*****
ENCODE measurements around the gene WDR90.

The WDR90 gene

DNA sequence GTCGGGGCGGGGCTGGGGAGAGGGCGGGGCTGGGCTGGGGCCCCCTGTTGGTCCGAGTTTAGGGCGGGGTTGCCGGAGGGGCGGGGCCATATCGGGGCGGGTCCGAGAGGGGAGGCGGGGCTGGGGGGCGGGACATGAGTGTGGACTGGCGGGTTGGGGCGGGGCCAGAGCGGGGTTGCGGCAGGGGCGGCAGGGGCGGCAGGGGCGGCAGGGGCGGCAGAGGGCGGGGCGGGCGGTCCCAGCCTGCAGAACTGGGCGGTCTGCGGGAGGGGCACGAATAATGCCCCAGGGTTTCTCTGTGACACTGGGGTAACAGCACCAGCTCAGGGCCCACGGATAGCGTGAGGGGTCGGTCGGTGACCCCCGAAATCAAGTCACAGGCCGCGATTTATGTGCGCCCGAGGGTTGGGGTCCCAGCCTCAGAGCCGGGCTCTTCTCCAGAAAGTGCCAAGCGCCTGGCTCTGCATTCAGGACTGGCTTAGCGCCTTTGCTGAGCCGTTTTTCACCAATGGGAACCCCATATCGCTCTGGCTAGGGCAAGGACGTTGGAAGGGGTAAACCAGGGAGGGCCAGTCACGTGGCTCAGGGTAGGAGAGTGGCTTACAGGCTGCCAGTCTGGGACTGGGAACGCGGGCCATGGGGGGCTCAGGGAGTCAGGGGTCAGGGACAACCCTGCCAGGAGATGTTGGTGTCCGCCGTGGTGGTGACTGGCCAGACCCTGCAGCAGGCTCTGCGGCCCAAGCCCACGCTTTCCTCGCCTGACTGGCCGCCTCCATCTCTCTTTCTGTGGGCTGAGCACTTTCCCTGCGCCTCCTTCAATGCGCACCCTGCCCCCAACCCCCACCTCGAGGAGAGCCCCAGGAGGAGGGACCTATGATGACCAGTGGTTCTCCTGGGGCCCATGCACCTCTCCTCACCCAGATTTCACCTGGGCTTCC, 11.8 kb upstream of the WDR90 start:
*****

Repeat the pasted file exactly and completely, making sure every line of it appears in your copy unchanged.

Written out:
ENCODE measurements around the gene WDR90.

The WDR90 gene

DNA sequence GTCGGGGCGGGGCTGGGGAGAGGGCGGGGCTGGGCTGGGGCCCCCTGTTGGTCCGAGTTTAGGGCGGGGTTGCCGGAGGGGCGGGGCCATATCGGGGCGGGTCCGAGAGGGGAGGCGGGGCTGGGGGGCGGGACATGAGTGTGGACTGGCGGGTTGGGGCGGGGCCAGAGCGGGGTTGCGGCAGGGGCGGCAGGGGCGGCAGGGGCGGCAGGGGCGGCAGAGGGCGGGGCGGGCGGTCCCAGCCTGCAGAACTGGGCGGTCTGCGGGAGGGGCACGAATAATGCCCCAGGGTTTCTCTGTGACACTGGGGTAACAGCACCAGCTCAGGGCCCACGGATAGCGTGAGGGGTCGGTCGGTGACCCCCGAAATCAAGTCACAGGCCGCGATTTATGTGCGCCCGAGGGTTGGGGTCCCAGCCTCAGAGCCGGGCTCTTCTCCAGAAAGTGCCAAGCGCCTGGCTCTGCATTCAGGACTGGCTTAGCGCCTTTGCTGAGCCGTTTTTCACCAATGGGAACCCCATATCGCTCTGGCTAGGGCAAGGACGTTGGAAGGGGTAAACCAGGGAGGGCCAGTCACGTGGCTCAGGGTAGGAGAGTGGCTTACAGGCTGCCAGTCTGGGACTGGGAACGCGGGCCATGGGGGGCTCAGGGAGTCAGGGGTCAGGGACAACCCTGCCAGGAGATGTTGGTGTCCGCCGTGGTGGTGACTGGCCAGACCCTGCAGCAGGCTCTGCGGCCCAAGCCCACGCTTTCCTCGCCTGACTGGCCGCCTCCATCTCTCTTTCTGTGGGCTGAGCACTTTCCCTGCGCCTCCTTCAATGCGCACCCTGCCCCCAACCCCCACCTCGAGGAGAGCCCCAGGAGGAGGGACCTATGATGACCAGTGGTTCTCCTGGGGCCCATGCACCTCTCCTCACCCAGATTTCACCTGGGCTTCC, 11.8 kb upstream of the WDR90 start: